The Consumer Protection Act- An Overview

The Consumer Protection Act, 1986 is a landmark legislation that has established a strong grievance redressal system for consumers in India. Long prone to exploitation by manufacturers and traders, consumers in India now have efficacious legal remedies in the event of deficient goods and services being provided to them. To achieve this, the Consumer Protection Act has created a series of courts at the district, state and national level which can adjudicate consumer cases and pass time-bound judgments in the same. Thus, any grievance regarding defect in goods or deficiency in services can be brought before the concerned Consumer Forum in the form of a complaint, which will then proceed to decide the same in accordance with law.

Section 9 of the Consumer Protection Act establishes courts at various levels. It begins with the District Forum at the district-level, followed by State Consumer Commissions at the state-level. Finally, the National Consumer Disputes Redressal Commission is established at New Delhi for the entire country. The jurisdiction of each court is defined by pecuniary limits. All consumer cases having monetary claims of Rupees Twenty Lakh can be filed before the District Forum. Claims having value above twenty lakh but less than Rupees One crores can be filed with the State Consumer Commission. Finally, claims having value more than Rupees One Crore are to be filed directly before the National Consumer Disputes Redressal Commission at New Delhi.

Sections 15, 19 and 23 of the Act pertain to Appeals. Section 15 states that Appeals against the decision of the District Consumer Forum can be filed in the State Commission. Section 19 provides that Appeals from the State Consumer Commission can be filed before the National Consumer Disputes Redressal Commission at New Delhi. Finally, appeals against the judgments passed by the National Commission lie with the Supreme Court of India under Section 23 of the Act.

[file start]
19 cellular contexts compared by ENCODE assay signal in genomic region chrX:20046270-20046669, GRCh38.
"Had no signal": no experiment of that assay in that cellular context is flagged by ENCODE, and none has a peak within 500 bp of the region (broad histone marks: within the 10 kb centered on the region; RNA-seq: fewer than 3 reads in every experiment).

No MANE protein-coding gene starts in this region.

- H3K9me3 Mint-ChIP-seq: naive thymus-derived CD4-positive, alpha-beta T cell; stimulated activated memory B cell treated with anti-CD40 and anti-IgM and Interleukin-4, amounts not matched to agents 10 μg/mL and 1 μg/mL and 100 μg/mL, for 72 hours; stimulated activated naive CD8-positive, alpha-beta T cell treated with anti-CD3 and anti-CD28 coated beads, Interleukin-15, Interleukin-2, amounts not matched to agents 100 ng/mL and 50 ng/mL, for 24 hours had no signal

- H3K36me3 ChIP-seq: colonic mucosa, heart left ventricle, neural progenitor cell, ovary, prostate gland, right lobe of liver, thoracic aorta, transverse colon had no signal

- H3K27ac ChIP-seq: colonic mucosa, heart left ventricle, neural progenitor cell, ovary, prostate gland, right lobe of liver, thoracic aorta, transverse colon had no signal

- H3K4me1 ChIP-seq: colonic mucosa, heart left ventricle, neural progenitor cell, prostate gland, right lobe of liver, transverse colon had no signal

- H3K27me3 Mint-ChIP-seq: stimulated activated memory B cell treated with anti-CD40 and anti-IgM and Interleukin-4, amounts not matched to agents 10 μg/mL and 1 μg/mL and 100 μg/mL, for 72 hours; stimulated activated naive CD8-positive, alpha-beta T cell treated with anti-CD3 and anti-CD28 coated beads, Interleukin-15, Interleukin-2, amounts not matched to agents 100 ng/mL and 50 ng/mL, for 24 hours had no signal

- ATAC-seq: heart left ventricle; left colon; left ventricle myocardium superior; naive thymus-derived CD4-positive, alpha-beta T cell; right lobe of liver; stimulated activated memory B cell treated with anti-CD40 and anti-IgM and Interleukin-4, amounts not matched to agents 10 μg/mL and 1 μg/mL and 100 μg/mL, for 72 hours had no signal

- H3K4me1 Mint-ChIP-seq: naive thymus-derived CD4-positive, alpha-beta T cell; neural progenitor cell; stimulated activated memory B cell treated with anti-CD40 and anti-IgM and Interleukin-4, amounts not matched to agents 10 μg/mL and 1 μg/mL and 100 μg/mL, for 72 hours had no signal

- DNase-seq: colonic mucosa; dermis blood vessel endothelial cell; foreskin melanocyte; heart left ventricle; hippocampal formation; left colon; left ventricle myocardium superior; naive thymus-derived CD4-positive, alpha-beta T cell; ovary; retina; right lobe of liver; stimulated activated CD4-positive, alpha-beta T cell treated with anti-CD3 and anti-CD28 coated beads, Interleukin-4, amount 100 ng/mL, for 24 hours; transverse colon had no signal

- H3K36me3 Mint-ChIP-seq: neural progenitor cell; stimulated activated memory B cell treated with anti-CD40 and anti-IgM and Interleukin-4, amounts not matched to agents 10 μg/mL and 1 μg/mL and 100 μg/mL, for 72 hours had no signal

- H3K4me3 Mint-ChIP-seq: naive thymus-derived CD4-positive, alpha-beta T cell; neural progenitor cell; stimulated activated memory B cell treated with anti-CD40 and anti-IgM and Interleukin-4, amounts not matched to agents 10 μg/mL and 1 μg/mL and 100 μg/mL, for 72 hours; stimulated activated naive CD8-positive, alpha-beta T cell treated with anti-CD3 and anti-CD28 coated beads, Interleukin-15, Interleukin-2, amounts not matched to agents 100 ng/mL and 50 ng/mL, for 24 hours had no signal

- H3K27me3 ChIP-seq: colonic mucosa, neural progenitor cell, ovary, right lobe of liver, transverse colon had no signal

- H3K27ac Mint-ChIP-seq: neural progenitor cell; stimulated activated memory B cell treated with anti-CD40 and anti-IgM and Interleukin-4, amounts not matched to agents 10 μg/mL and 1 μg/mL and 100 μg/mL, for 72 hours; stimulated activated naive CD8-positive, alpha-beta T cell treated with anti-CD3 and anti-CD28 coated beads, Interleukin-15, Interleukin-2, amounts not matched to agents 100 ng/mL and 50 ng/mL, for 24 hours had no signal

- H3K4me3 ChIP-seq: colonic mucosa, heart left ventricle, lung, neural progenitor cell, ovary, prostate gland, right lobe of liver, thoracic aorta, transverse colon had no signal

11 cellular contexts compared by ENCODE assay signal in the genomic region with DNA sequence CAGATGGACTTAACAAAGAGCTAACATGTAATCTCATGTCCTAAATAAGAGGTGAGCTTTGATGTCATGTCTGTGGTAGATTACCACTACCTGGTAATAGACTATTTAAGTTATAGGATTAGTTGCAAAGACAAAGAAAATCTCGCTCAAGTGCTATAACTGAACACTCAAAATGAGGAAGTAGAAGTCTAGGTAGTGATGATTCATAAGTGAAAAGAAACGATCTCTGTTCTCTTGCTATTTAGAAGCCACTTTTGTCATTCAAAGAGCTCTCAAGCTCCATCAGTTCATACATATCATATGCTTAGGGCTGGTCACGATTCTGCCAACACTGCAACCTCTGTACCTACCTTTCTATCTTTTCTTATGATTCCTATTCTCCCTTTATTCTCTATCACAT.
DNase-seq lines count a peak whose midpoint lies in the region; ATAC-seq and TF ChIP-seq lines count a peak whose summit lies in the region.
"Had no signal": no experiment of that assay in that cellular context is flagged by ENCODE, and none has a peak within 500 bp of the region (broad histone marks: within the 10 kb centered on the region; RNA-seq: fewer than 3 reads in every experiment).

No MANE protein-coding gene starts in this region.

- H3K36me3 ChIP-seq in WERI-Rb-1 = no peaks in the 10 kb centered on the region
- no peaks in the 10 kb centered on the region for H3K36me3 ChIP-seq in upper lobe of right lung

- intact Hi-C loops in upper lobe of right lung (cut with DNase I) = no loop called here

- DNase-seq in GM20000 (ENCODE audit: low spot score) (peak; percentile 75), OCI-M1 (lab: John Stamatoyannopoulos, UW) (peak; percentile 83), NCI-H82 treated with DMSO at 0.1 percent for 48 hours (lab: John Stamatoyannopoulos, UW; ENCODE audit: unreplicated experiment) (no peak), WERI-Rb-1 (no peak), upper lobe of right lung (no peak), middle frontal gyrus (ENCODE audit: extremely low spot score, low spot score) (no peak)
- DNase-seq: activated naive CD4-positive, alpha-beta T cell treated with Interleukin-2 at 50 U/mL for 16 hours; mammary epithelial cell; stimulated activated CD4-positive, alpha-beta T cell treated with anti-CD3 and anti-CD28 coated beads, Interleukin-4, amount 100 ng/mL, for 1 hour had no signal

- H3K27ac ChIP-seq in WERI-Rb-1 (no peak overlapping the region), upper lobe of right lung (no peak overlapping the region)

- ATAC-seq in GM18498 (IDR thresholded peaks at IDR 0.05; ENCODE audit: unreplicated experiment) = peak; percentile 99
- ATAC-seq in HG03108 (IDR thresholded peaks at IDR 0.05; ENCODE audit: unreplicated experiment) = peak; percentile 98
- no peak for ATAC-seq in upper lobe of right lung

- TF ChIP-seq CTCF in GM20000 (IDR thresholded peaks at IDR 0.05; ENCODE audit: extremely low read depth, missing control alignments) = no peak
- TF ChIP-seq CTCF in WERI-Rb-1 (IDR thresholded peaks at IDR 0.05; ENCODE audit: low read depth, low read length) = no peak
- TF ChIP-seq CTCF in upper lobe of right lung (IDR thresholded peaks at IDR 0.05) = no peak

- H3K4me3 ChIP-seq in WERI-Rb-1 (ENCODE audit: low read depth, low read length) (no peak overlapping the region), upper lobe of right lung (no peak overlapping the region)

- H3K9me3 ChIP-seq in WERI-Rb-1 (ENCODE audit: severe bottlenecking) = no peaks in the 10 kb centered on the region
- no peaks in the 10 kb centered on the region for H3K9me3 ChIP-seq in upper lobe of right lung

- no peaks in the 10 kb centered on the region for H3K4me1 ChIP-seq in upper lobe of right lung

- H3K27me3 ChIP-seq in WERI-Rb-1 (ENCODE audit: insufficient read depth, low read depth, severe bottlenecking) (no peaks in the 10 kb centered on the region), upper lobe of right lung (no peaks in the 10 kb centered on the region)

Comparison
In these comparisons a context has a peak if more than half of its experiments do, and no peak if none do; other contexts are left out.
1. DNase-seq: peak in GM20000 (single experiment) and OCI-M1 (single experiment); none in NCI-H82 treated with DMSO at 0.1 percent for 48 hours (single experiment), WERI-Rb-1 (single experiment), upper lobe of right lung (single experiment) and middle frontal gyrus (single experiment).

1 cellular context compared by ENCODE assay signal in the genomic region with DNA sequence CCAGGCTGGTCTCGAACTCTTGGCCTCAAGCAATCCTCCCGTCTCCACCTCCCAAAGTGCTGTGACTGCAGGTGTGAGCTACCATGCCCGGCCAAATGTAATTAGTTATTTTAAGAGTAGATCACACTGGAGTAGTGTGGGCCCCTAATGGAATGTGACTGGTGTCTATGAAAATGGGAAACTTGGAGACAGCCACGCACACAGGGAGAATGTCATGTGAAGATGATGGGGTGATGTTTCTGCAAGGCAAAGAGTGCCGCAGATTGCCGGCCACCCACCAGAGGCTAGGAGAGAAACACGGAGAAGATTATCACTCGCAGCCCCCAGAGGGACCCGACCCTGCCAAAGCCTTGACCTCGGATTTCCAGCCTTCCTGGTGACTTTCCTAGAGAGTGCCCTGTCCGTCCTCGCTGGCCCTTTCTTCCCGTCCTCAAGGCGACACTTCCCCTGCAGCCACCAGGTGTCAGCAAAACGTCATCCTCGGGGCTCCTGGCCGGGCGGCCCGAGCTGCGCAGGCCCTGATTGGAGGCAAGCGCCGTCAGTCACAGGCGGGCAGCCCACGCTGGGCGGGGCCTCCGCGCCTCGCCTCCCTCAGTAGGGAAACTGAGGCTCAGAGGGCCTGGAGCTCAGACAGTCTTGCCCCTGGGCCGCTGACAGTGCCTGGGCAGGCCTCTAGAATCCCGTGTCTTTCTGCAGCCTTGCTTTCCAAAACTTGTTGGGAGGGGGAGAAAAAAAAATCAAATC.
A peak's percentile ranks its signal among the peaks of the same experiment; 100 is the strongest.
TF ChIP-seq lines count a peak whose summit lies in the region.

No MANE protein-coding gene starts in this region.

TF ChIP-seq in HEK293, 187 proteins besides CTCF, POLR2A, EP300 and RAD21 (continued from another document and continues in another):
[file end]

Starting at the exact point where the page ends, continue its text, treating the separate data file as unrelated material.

Any appeal under Sections 15, 19 or 23 has to be filed with 30 days of the order, failing which the order of the concerned forum will become final under Section 24 of the Act.

It is also important to note that there is a limitation period applicable to consumer proceedings. Section 24 of the Consumer Protection Act states that no consumer complaint shall be admitted unless it is filed within a period of two years from the date on which the cause of action first arose.

By establishing specialised courts to settle consumer disputes, the Consumer Protection Act, 1986 is a major step forward in providing economic justice to the people of India. It has ensured that irresponsible manufacturers and service providers do not perpetuate malpractices at the cost of innocent consumers. By providing consumers with an efficacious legal remedy that is immune to the ‘adjournment culture’ of the civil courts, the Act has gone a long way in providing justice to people who otherwise would have to bear with defective products and deficient services. The Supreme Court has also rendered several landmark judgments which imposed heavy penalty on companies for deficiency in products and services. It can be confidently expected that with the growing awareness among vigilant customers and an active media, the Consumer Protection Act will contribute immensely in enforcing accountability among business, thereby compelling them to place consumer interest alongside or above their private motives.

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